Verify uptime guarantees
First off, know the difference between an uptime "guarantee" and actual uptime. A host may guarantee a high percentage of uptime but still be down for hours each month. The refund they give you hardly compensates. Many people believe that what really matters is historical uptime, as a long, solid history of good uptime is usually an indication of good future uptime as well.
How to verify the uptime of a host
There are two ways to find out the uptime of your host.
- Many hosts now have an "Uptime Monitored By..." graphic on their web site from a third party uptime monitor, which you can verify as proof of the host's uptime.
- Open an account with the host and monitor your individual web site.
Don't take the graphic on the host's web site at face value. Be sure you click on it and see how long it has been used to calculate the uptime. Some hosts with frequent downtime simply reset their service each time they have an outage. 99% uptime going back a year is a much safer bet than 100% uptime going back a week.
So let's say you find a host that has had great uptime for a few years. It's pretty well guaranteed that this host is reliable, right? Not necessarily. Many hosts have their own site monitored, but when you sign up with them, your site will probably be on a different server than the one being monitored. Some hosts even go so far as to put their web site on a different host so that "their" uptime is really another company's uptime.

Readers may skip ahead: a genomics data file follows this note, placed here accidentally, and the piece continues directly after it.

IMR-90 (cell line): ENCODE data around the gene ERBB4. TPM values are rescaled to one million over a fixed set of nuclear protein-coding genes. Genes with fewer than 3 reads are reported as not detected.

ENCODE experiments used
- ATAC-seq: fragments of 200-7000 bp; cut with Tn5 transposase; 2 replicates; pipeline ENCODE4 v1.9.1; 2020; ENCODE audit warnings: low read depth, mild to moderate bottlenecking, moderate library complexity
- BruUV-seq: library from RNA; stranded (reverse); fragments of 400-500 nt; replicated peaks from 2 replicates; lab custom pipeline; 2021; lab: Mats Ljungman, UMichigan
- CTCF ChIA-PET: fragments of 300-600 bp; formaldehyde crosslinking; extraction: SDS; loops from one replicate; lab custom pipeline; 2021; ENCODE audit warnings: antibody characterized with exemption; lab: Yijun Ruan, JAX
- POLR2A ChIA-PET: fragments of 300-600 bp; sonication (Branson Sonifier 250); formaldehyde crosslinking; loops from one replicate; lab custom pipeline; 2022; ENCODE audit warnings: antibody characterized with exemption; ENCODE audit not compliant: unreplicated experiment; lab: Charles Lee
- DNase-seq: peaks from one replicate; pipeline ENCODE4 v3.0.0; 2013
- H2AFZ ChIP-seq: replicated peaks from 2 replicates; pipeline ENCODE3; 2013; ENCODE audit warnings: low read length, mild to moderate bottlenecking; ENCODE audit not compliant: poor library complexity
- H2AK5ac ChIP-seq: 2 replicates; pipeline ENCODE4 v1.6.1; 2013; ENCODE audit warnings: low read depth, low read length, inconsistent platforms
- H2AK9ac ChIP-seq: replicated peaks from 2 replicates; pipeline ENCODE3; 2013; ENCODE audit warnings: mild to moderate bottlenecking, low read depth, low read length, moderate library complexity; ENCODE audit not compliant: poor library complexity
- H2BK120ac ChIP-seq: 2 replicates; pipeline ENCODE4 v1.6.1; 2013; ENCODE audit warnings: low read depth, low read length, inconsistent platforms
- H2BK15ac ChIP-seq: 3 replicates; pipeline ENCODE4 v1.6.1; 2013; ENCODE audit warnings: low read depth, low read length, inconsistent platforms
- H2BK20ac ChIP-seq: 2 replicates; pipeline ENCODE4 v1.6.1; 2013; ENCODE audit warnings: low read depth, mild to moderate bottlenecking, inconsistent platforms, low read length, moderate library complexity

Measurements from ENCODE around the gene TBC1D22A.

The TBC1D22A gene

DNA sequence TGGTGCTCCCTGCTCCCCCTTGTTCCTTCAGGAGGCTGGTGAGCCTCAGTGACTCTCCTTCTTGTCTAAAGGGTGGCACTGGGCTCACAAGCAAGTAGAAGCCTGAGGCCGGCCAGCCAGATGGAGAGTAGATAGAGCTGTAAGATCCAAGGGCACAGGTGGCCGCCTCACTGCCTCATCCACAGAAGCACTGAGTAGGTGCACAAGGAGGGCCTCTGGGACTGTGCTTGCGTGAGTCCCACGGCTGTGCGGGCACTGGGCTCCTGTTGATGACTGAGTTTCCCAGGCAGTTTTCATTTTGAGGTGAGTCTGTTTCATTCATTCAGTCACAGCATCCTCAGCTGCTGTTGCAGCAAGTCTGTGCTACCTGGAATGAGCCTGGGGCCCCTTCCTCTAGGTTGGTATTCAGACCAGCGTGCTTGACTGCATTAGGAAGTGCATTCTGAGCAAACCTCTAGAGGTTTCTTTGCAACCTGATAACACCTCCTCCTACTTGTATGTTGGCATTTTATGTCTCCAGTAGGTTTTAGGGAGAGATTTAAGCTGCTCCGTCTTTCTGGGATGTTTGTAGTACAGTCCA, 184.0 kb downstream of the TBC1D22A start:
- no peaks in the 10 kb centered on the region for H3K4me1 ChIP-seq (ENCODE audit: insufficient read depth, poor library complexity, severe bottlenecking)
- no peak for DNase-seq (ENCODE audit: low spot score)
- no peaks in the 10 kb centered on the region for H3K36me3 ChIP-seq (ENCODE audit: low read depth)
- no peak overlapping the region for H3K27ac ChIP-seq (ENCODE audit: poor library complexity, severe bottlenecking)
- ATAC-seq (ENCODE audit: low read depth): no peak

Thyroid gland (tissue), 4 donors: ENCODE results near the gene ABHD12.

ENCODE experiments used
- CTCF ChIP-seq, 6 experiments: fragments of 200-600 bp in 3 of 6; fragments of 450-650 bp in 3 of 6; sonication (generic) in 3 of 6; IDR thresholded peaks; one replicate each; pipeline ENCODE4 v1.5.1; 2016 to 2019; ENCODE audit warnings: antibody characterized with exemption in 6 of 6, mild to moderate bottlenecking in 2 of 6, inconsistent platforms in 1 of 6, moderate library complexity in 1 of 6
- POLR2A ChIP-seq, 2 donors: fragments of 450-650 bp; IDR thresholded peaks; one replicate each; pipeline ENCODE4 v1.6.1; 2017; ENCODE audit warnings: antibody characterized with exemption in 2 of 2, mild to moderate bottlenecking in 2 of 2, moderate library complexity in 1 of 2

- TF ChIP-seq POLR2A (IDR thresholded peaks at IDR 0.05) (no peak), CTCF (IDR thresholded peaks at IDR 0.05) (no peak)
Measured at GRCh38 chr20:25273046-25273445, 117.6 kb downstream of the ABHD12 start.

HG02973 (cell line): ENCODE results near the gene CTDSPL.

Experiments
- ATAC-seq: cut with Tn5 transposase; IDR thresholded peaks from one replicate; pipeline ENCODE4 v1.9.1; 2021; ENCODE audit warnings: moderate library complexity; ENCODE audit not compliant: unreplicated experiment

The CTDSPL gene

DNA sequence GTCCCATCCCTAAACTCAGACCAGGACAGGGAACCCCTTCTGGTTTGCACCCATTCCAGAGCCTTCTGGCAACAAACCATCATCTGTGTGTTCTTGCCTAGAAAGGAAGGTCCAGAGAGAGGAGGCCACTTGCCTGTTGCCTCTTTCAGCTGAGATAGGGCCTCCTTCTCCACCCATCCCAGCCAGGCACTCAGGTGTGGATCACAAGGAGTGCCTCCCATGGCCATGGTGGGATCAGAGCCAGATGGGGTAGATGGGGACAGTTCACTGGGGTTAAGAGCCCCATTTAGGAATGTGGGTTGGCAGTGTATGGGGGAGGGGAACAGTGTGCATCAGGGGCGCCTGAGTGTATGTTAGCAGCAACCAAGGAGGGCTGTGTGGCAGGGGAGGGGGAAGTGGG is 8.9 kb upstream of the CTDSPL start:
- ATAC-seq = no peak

While not entirely reliable, the uptime graphic on a host's web site is a great starting place for determining the host's uptime. Unfortunately, you can't be 100% sure until you've actually signed up. This is where the second method comes in to play.
How to protect yourself
- Do not ever commit to an annual contract if you have never used a service before. Only sign up with a monthly plan or a free trial, if available. This way, if the company proves unreliable for any reason, you are not stuck with them.
- Sign up directly with a third party monitoring service and have them monitor your web site (rather than the host's site).
- Give it at least a couple months. The reason you want to wait a few months is because some hosts massively oversell. When you first sign up with these types of hosts, everything is great. In time, however, their servers fill up and become overloaded, and you begin to experience downtime. If you haven't committed to a contract, you can leave at this point.
If, after a few months, the uptime is still really good, you are satisfied with support, and you feel completely safe with your new host, then you can go ahead and give some consideration to an annual contract to get a discount.
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